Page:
"I think this is the greatest day of my baseball career," Garcia told MLB.com.
Minor throwing strikes, turning heads: Braves rookie Mike Minor is drawing comparisons to Tom Glavine, based on his approach to getting hitters out.
"Minor's got a great idea how to pitch," manager Bobby Cox told the Atlanta Journal-Constitution. "And we knew that when we drafted him, I was told. And he does. We could see it in the spring, and obviously, during his Minor League stint this season he did the same thing -- move the ball in and out, change speeds. [Hitters] can't guess with him."
"The most important thing I like about him is, he throws strikes," teammate Martin Prado said. "We're talking about 75-80 percent of the pitches he throws for strikes. That to me is one of the biggest things that our starting pitchers can have. Just throw strikes, don't get behind in counts."
Santiago Casilla tries to copy Wilson's approach: Santiago Casilla's career got off to a rough start this spring when visa problems delayed his Spring Training debut, but the Venezuelan reliever has become a valuable member of the Giants' bullpen.
"He gives you a couple of things," manager Bruce Bochy told the San Francisco Chronicle. "He does have the ability to get a strikeout. He has electric stuff. He throws 97 with a good breaking ball. He does a good job with men on base. With him, the issue is pounding the strike zone."
Casilla credits his success to watching video of teammate Brian Wilson.
"When he goes out for the ninth inning, it's easy -- pow, pow, pow," Casilla said. "He throws 97, 98 and he throws strikes in the zone. I think, 'What's the difference with me?'"
Bourjos makes first homer a quick trot: Speedy Peter Bourjos hit his first home run on Saturday and showed the crowd a quick home run trot.
"I didn't think it was going out," Bourjos told the Los Angeles Times. "I hit it good, but I thought it would hit the top of the wall or something. I really didn't know it went out until I got to third base. I hit second, I was looking for the signal, and I didn't see anything."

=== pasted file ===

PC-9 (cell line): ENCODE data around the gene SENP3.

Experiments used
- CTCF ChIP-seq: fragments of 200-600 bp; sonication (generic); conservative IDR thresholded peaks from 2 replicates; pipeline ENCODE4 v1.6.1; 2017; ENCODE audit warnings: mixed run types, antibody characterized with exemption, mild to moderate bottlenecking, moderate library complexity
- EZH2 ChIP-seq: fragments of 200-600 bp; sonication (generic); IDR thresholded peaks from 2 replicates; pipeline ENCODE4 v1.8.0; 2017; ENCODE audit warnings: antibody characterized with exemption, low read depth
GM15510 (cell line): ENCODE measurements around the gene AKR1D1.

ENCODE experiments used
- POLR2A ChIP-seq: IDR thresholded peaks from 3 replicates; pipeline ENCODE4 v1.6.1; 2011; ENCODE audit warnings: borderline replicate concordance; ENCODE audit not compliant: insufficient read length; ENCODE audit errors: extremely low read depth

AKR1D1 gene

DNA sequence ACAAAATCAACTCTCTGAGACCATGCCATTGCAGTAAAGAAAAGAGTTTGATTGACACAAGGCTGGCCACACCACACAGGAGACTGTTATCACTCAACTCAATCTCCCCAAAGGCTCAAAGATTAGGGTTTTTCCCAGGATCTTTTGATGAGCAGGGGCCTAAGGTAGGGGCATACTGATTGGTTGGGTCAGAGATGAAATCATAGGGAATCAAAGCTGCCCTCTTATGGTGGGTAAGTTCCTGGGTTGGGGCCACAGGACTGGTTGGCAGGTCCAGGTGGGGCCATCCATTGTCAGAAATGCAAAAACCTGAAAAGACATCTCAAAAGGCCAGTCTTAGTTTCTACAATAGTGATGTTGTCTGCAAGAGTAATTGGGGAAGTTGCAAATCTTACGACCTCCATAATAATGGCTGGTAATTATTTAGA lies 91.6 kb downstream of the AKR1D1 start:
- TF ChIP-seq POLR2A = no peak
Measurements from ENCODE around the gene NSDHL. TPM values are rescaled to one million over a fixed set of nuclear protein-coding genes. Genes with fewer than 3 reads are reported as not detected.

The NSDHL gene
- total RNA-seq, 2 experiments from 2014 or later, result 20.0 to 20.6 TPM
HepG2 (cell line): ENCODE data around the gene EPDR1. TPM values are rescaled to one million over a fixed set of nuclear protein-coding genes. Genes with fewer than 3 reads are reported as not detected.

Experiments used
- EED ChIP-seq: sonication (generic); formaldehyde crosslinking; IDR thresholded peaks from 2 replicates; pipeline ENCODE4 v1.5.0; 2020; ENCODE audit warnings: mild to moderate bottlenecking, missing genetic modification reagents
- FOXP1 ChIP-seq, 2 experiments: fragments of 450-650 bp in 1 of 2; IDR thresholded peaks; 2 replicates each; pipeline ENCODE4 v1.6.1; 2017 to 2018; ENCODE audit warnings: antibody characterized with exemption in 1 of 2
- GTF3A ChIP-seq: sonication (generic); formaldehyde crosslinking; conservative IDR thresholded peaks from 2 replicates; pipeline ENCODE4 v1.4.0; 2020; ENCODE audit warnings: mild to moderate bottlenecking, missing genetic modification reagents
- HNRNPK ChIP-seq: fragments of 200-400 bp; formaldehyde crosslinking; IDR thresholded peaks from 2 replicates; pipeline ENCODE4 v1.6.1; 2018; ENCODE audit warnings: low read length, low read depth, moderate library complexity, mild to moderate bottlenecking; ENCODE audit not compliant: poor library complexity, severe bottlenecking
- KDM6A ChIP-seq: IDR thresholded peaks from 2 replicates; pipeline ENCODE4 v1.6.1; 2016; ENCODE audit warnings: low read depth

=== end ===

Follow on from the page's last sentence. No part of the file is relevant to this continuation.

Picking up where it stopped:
Bourjos plans to give the home run ball to his father, Chris, whose first big league hit was a homer. The elder Bourjos had 24 plate appearances for the Giants in 1980.
Aramis Ramirez familiar with Piniella's plight: Aramis Ramirez, when asked about Cubs manager Lou Piniella's decision to make Sunday his last game, says he understands the decision.
"I can see where he's coming from," the Cubs' third baseman told MLB.com. "His mother is in bad shape right now. I went through something like that last year with my dad. That's tough -- you can't be in two places at one time. I think he made the right decision. Family is No. 1, this is second."
Choo makes defense a priority, too: Shin-Soo Choo takes pride in being an all-around baseball player.
"You try to help the team," Choo told MLB.com. "This is my goal. You can sometimes get two or three hits, then sometimes you can't hit it. You try to help with something, with baserunning or defense. I'm not thinking about assists. Sometimes the throws have been good, sometimes not. I try to get it in quick."
Justin Upton gets swing back on track: Justin Upton is getting hot. The Arizona right fielder went 3-for-5 on Friday and 2-for-3 with a walk on Saturday.
"You fall into those little ruts where it's hard to find," Upton told the The Arizona Republic. "The last two days, I've been in the cage with Chris [Young], and Chris knows my swing really well. I worked with [hitting coach] Jack [Howell] and got back on track."
Enright continues solid performances: Barry Enright has watched his ERA drop to 2.73 after 10 starts with the Diamondbacks.
"He's good," Troy Tulowitzki told the The Arizona Republic. "He's in control of his emotions out there. He's very polished, solid across the board with pitches. I don't think his stuff stand outs or anything, but he's a solid kid, a good pitcher, smart and very polished at a young age."
This story was not subject to the approval of Major League Baseball or its clubs.